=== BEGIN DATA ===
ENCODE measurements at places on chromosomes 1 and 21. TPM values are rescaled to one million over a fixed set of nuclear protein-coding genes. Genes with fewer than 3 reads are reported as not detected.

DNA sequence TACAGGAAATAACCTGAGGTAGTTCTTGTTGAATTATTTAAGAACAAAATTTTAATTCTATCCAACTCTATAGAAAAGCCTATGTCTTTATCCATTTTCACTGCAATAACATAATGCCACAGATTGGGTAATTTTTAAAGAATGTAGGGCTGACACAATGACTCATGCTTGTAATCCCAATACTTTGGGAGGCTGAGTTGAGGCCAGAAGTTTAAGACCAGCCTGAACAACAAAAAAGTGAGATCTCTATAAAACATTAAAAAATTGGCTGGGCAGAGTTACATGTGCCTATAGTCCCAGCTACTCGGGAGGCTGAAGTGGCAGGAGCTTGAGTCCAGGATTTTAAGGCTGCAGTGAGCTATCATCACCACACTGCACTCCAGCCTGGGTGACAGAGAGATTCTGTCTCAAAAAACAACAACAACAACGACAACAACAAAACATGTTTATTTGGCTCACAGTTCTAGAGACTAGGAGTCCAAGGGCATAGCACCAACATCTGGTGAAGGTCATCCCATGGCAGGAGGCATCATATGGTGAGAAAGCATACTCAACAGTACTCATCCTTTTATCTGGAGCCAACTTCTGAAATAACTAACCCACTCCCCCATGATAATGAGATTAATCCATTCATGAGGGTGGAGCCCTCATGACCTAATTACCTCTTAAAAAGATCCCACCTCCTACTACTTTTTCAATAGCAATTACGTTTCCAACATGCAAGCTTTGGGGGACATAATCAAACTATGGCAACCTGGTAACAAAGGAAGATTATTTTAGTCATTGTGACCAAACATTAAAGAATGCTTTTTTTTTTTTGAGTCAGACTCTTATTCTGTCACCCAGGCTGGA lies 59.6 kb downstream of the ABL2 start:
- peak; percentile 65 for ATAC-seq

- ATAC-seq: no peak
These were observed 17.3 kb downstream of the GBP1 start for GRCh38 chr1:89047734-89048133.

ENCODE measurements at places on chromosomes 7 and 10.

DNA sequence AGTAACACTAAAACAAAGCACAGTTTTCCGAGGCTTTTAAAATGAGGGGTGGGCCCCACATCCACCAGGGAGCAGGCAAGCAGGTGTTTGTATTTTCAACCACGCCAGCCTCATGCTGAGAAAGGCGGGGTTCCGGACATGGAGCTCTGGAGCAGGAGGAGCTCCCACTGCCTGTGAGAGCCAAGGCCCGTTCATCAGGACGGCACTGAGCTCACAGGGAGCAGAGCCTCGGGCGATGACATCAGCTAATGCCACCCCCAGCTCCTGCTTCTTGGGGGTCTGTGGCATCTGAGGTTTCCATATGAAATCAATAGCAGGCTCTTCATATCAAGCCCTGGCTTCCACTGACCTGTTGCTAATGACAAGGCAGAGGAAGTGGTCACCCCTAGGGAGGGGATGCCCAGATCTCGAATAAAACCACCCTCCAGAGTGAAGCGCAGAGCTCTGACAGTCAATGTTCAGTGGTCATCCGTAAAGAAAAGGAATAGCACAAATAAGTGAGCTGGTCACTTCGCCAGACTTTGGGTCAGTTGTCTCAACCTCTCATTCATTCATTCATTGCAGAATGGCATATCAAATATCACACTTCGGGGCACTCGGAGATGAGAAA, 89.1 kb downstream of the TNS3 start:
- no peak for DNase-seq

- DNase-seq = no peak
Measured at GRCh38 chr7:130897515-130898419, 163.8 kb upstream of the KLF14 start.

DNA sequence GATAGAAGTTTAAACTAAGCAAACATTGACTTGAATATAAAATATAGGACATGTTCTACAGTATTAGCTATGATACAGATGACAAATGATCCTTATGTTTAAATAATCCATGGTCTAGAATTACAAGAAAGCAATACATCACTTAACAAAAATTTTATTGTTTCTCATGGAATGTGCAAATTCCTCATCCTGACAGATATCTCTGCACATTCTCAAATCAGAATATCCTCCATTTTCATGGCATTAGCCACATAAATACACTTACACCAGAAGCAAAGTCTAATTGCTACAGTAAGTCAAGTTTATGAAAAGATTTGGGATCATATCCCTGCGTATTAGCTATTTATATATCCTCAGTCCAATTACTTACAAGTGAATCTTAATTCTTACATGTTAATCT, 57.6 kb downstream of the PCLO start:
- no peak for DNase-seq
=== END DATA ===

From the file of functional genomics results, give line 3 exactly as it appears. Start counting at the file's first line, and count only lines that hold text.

- peak; percentile 65 for ATAC-seq